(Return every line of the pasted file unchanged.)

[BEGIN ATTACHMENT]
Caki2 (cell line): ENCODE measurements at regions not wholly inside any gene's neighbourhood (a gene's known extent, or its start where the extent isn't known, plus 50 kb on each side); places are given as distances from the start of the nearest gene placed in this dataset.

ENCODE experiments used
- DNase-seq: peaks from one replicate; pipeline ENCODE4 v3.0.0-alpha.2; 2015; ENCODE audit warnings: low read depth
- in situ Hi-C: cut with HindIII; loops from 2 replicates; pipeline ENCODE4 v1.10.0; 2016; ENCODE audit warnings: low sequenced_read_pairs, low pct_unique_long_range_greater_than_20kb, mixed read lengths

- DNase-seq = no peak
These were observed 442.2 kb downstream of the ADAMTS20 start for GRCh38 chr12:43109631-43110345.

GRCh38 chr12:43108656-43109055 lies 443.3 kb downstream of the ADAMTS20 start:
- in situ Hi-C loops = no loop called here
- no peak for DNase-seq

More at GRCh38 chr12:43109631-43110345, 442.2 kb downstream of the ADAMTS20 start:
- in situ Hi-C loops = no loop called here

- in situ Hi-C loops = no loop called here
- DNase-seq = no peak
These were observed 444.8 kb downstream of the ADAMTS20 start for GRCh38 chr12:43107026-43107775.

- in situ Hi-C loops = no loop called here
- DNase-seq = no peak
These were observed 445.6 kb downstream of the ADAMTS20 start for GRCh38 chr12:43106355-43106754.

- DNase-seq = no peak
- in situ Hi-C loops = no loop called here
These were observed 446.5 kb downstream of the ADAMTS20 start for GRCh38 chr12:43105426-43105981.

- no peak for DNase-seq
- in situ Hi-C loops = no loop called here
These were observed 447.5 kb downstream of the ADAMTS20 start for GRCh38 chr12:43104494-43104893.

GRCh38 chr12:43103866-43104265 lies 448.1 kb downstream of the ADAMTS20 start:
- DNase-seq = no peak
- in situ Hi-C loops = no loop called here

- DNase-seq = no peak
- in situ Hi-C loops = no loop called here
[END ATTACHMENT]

Caki2 (cell line): ENCODE measurements at regions not wholly inside any gene's neighbourhood (a gene's known extent, or its start where the extent isn't known, plus 50 kb on each side); places are given as distances from the start of the nearest gene placed in this dataset.

ENCODE experiments used
- DNase-seq: peaks from one replicate; pipeline ENCODE4 v3.0.0-alpha.2; 2015; ENCODE audit warnings: low read depth
- in situ Hi-C: cut with HindIII; loops from 2 replicates; pipeline ENCODE4 v1.10.0; 2016; ENCODE audit warnings: low sequenced_read_pairs, low pct_unique_long_range_greater_than_20kb, mixed read lengths

- DNase-seq = no peak
These were observed 442.2 kb downstream of the ADAMTS20 start for GRCh38 chr12:43109631-43110345.

GRCh38 chr12:43108656-43109055 lies 443.3 kb downstream of the ADAMTS20 start:
- in situ Hi-C loops = no loop called here
- no peak for DNase-seq

More at GRCh38 chr12:43109631-43110345, 442.2 kb downstream of the ADAMTS20 start:
- in situ Hi-C loops = no loop called here

- in situ Hi-C loops = no loop called here
- DNase-seq = no peak
These were observed 444.8 kb downstream of the ADAMTS20 start for GRCh38 chr12:43107026-43107775.

- in situ Hi-C loops = no loop called here
- DNase-seq = no peak
These were observed 445.6 kb downstream of the ADAMTS20 start for GRCh38 chr12:43106355-43106754.

- DNase-seq = no peak
- in situ Hi-C loops = no loop called here
These were observed 446.5 kb downstream of the ADAMTS20 start for GRCh38 chr12:43105426-43105981.

- no peak for DNase-seq
- in situ Hi-C loops = no loop called here
These were observed 447.5 kb downstream of the ADAMTS20 start for GRCh38 chr12:43104494-43104893.

GRCh38 chr12:43103866-43104265 lies 448.1 kb downstream of the ADAMTS20 start:
- DNase-seq = no peak
- in situ Hi-C loops = no loop called here

- DNase-seq = no peak
- in situ Hi-C loops = no loop called here